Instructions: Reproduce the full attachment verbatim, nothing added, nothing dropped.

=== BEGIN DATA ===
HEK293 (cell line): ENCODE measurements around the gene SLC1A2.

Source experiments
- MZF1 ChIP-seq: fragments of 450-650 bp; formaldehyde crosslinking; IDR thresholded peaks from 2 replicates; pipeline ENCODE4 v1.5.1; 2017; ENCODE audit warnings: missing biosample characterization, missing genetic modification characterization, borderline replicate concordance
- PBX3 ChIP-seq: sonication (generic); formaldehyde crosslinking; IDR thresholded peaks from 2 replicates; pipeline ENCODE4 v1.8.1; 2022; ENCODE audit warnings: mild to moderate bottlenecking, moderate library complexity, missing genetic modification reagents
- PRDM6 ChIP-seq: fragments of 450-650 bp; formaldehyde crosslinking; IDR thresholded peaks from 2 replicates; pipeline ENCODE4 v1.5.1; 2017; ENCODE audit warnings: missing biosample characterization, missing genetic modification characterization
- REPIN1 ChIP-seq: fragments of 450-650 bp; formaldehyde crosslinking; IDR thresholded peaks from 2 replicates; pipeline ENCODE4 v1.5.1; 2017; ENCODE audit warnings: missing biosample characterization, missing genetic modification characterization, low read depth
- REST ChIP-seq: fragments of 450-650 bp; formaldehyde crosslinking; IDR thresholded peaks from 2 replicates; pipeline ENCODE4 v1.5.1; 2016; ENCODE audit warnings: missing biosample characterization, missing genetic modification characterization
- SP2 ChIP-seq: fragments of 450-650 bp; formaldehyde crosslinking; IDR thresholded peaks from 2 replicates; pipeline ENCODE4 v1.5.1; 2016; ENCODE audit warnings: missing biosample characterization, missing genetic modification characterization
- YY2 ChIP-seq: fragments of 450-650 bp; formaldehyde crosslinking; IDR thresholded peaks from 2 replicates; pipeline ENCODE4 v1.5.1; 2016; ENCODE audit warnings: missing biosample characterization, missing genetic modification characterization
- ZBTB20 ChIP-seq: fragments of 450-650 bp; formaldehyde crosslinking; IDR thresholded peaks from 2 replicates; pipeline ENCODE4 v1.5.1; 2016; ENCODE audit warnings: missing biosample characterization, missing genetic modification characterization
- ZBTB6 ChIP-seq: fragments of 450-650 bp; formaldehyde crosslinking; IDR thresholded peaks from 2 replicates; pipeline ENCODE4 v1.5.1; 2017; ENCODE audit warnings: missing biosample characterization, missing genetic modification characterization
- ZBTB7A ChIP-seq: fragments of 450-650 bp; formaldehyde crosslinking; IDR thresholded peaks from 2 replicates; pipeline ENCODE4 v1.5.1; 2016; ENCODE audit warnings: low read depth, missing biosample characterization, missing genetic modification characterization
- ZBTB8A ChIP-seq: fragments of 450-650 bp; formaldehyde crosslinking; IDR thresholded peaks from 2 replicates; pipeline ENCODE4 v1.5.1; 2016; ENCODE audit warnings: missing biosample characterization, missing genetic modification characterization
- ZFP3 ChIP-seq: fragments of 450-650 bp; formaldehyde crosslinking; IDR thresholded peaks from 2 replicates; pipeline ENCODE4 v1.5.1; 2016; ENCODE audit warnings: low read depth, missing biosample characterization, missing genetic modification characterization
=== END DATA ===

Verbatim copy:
HEK293 (cell line): ENCODE measurements around the gene SLC1A2.

Source experiments
- MZF1 ChIP-seq: fragments of 450-650 bp; formaldehyde crosslinking; IDR thresholded peaks from 2 replicates; pipeline ENCODE4 v1.5.1; 2017; ENCODE audit warnings: missing biosample characterization, missing genetic modification characterization, borderline replicate concordance
- PBX3 ChIP-seq: sonication (generic); formaldehyde crosslinking; IDR thresholded peaks from 2 replicates; pipeline ENCODE4 v1.8.1; 2022; ENCODE audit warnings: mild to moderate bottlenecking, moderate library complexity, missing genetic modification reagents
- PRDM6 ChIP-seq: fragments of 450-650 bp; formaldehyde crosslinking; IDR thresholded peaks from 2 replicates; pipeline ENCODE4 v1.5.1; 2017; ENCODE audit warnings: missing biosample characterization, missing genetic modification characterization
- REPIN1 ChIP-seq: fragments of 450-650 bp; formaldehyde crosslinking; IDR thresholded peaks from 2 replicates; pipeline ENCODE4 v1.5.1; 2017; ENCODE audit warnings: missing biosample characterization, missing genetic modification characterization, low read depth
- REST ChIP-seq: fragments of 450-650 bp; formaldehyde crosslinking; IDR thresholded peaks from 2 replicates; pipeline ENCODE4 v1.5.1; 2016; ENCODE audit warnings: missing biosample characterization, missing genetic modification characterization
- SP2 ChIP-seq: fragments of 450-650 bp; formaldehyde crosslinking; IDR thresholded peaks from 2 replicates; pipeline ENCODE4 v1.5.1; 2016; ENCODE audit warnings: missing biosample characterization, missing genetic modification characterization
- YY2 ChIP-seq: fragments of 450-650 bp; formaldehyde crosslinking; IDR thresholded peaks from 2 replicates; pipeline ENCODE4 v1.5.1; 2016; ENCODE audit warnings: missing biosample characterization, missing genetic modification characterization
- ZBTB20 ChIP-seq: fragments of 450-650 bp; formaldehyde crosslinking; IDR thresholded peaks from 2 replicates; pipeline ENCODE4 v1.5.1; 2016; ENCODE audit warnings: missing biosample characterization, missing genetic modification characterization
- ZBTB6 ChIP-seq: fragments of 450-650 bp; formaldehyde crosslinking; IDR thresholded peaks from 2 replicates; pipeline ENCODE4 v1.5.1; 2017; ENCODE audit warnings: missing biosample characterization, missing genetic modification characterization
- ZBTB7A ChIP-seq: fragments of 450-650 bp; formaldehyde crosslinking; IDR thresholded peaks from 2 replicates; pipeline ENCODE4 v1.5.1; 2016; ENCODE audit warnings: low read depth, missing biosample characterization, missing genetic modification characterization
- ZBTB8A ChIP-seq: fragments of 450-650 bp; formaldehyde crosslinking; IDR thresholded peaks from 2 replicates; pipeline ENCODE4 v1.5.1; 2016; ENCODE audit warnings: missing biosample characterization, missing genetic modification characterization
- ZFP3 ChIP-seq: fragments of 450-650 bp; formaldehyde crosslinking; IDR thresholded peaks from 2 replicates; pipeline ENCODE4 v1.5.1; 2016; ENCODE audit warnings: low read depth, missing biosample characterization, missing genetic modification characterization